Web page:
There was no post-Budget bump for Labour in a new poll which saw its support dip down to 46 per cent: the first poll since the election in which it would not have enough support to govern alone.
The 1 News Colmar Brunton poll had Labour on 46 per cent, down three points since the last poll in March. That would give Labour59 seats in Parliament – two seats short of a majority.
National was still well back on 29 per cent, but its support had inched up since December last year and it was close to that psychological boost of the 30 per cent mark.
The Green Party was on 8 per cent, down one point while Act was on 9 per cent – up one point – and its highest rating in the poll.
The Māori Party stayed on 2 per cent.
The poll of 1002 eligible voters started two days after last week’s Budget and was taken between May 22 and May 26, 2021. The margin of error is +/- 3.1 per cent.
The headline item in that Budget was lifting benefit payments by up to $55 a week over the next two years as Ardern moved on her promise to try to reduce child poverty.
However, it was criticised by some for offering little to low or middle-income earners.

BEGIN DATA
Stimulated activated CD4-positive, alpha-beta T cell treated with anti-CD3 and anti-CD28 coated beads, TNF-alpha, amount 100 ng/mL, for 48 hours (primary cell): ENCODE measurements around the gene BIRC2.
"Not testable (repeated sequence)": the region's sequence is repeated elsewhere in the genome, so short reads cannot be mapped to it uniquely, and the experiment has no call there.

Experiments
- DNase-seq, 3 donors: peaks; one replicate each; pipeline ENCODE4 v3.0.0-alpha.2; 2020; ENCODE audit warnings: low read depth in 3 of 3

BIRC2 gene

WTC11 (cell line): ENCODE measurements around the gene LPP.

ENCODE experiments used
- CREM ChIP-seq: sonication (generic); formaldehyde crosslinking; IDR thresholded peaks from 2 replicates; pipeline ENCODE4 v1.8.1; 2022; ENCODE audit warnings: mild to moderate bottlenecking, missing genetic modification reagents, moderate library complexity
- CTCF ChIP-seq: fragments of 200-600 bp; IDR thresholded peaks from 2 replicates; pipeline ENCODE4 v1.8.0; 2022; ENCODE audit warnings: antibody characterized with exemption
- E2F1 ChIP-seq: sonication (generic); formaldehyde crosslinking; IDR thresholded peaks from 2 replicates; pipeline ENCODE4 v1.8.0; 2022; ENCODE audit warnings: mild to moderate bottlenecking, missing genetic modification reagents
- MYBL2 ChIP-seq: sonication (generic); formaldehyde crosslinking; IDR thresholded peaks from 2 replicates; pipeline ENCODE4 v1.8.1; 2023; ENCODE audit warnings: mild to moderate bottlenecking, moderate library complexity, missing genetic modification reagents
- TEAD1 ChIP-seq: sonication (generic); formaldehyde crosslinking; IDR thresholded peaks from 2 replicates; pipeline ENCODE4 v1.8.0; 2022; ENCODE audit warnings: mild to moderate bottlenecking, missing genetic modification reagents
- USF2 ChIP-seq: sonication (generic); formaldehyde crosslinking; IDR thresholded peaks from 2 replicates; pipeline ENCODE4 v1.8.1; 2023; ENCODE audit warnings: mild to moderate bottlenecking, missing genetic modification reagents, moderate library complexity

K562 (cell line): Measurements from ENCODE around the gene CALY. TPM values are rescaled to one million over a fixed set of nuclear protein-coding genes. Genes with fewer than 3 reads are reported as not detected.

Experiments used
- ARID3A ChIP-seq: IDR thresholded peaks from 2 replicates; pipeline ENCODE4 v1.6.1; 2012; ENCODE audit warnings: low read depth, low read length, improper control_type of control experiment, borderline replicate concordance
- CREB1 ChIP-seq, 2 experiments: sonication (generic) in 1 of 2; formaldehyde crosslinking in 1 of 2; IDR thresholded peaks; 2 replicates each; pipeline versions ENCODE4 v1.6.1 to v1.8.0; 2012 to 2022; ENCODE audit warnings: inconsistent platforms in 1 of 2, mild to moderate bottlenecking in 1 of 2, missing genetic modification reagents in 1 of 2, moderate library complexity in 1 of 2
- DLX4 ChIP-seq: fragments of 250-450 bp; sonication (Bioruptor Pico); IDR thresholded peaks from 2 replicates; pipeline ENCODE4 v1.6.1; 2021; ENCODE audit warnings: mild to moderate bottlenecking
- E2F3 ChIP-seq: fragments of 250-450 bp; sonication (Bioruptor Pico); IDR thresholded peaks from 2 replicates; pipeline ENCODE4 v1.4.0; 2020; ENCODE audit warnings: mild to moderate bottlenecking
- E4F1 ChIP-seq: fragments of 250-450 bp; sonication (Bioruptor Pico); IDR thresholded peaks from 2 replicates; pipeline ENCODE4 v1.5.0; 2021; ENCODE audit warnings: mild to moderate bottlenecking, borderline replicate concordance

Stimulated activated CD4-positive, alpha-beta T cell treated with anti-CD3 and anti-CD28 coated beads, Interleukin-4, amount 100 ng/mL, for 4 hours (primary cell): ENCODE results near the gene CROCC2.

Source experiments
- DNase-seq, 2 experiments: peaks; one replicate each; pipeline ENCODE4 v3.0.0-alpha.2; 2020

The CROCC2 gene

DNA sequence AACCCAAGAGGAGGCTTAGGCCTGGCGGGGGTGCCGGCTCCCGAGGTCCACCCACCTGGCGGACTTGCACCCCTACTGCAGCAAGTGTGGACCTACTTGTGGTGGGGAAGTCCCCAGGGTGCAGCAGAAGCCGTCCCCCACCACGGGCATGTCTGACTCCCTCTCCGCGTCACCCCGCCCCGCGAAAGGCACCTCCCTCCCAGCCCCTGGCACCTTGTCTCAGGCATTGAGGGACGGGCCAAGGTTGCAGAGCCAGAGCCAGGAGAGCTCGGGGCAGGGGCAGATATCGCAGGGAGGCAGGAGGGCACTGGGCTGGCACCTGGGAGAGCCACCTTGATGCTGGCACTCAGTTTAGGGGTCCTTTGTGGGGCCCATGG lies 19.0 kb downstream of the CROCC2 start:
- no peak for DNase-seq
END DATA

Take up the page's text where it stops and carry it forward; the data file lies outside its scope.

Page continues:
The poll also followed controversy about Labour’s direction to limit or freeze wage increases for workers in the public sector, and National accusing the Government of a secret “segregation by stealth” agenda.
Voters continued to give a big thumbs down to National leader Judith Collins – she was on 9 per cent.
Collins’ approval ratings were her worst yet on minus 19 – the difference between those who approved of her performance and those who did not. Thirty per cent said they approved while 49 per cent disapproved. Twenty per cent did not know.
However, as yet there is no obvious contender who the voters believe should replace her.
National MP Christopher Luxon had ticked up to 3 per cent and former leader Simon Bridges was at 2 per cent.
Collins told 1 News that she still enjoyed the job and it “requires real resilience and commitment”.On being leader, she said she believed “that this requires the long haul”.
“This is never going to be a short-term solution.”
She said National’s support levels were slowly rebuilding in the polls, but there was a long way to go.
Ardern said she was heartened to have the support of a large number of New Zealanders.
“I have been elected to do a job and I will keep doing that job and give it my absolute all. New Zealanders have placed huge confidence in us, and our job is to make sure we do all we can to help New Zealand recover from Covid-19.”
Act leader David Seymour’s stocks were on the rise: he was up two points to 6 per cent, while Green MP Chloe Swarbrick was next on 2 per cent.
A Newshub Reid Research poll 10 days ago had Labour at 52.7 per cent (up slightly on its election result) and National at 27 per cent (also up a bit).
In the preferred PM stakes, Ardern polled at 48.1 per cent (down 4.5 percentage points); Judith Collins was at 5.6 per cent (down 12.8 percentage points).
Former PM John Key was higher than Collins on 6.7 per cent, while backbench MP Christopher Luxon was on 2.4 per cent.
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